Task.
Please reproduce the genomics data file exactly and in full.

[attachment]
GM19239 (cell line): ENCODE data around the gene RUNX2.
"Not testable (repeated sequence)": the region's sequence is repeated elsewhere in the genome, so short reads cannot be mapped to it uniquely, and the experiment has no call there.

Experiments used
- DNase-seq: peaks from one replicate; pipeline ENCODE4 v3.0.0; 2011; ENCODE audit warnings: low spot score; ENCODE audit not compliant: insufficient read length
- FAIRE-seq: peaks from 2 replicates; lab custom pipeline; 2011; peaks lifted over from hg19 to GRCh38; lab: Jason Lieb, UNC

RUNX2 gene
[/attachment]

GM19239 (cell line): ENCODE data around the gene RUNX2.
"Not testable (repeated sequence)": the region's sequence is repeated elsewhere in the genome, so short reads cannot be mapped to it uniquely, and the experiment has no call there.

Experiments used
- DNase-seq: peaks from one replicate; pipeline ENCODE4 v3.0.0; 2011; ENCODE audit warnings: low spot score; ENCODE audit not compliant: insufficient read length
- FAIRE-seq: peaks from 2 replicates; lab custom pipeline; 2011; peaks lifted over from hg19 to GRCh38; lab: Jason Lieb, UNC

RUNX2 gene